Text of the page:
The Mind in the Cave: Consciousness and the Origins of Art

Thames & Hudson, 2002 - 320 Seiten
The breathtakingly beautiful art created deep inside the caves of western Europe in the late Ice Age has the power to dazzle even the most jaded observers. Emerging from the narrow underground passages into the chambers of caves such as Lascaux, Chauvet, and Altamira, visitors are confronted with symbols, patterns, and depictions of bison, woolly mammoths, ibexes, and other animals.

Since its discovery, cave art has provoked great curiosity about why it appeared when and where it did, how it was made, and what it meant to the communities that created it. In the most convincing explanation for Upper Palaeolithic art yet proposed, David Lewis-Williams describes how nineteenth-century beliefs that the drawings were "art for art's sake, " or totemism, were supplanted in the wake of Darwinian evolutionary theory. The earliest human beings had a more advanced neurological makeup than their Neanderthal neighbors, allowing individuals to induce altered states of consciousness during which they experienced vivid mental imagery. It became important for people to "fix, " or paint, these images onto cave walls, which they perceived as the membrane between their world and the spirit world from which the visions came. Over time, new social distinctions developed as individuals exploited their hallucinations for personal advancement, and the first truly modern society emerged.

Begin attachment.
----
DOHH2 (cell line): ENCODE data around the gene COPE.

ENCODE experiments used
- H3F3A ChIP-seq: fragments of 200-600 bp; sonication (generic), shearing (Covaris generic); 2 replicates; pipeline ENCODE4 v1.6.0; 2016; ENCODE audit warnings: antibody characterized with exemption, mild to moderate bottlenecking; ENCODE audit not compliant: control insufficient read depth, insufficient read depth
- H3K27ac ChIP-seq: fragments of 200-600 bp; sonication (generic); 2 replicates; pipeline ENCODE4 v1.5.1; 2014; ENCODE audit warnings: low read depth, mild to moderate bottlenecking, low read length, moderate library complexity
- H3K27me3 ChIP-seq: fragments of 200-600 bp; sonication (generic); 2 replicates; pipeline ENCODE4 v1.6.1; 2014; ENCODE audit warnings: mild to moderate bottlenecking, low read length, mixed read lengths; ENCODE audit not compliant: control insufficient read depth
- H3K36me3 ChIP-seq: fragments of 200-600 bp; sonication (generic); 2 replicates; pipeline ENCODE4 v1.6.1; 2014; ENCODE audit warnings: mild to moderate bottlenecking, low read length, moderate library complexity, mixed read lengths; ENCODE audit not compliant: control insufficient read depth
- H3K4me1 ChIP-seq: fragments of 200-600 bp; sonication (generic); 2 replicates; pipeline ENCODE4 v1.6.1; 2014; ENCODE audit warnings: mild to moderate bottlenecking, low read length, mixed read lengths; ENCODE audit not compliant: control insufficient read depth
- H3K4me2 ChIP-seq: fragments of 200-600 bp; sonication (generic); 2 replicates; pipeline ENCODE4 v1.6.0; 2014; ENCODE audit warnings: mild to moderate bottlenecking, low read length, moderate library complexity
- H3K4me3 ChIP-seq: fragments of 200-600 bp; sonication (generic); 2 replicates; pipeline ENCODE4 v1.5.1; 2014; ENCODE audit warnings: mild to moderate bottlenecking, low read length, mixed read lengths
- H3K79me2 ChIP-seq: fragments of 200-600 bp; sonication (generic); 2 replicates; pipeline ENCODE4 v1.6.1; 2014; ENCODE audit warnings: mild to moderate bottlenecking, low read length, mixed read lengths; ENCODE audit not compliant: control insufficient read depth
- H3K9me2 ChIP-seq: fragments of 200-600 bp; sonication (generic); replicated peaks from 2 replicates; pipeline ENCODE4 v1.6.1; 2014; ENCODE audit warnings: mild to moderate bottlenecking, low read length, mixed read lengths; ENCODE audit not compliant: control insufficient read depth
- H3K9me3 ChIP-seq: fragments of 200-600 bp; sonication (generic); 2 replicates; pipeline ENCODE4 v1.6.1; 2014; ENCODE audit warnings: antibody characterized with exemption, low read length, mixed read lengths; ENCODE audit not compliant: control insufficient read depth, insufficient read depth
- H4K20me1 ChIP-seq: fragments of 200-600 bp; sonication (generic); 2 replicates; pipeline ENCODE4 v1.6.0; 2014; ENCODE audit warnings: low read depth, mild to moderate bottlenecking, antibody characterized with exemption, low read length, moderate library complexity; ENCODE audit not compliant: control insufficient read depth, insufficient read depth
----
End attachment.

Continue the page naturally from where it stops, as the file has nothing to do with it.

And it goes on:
Illuminating glimpses into the ancient mind are skillfully interwoven with the still-evolving story of modern-day cave discoveries and research. The Mind in the Cave is a superb piece of detective work, casting light on the darkest mysteries of our earliest ancestors while strengthening our wonder at their aestheticachievements.

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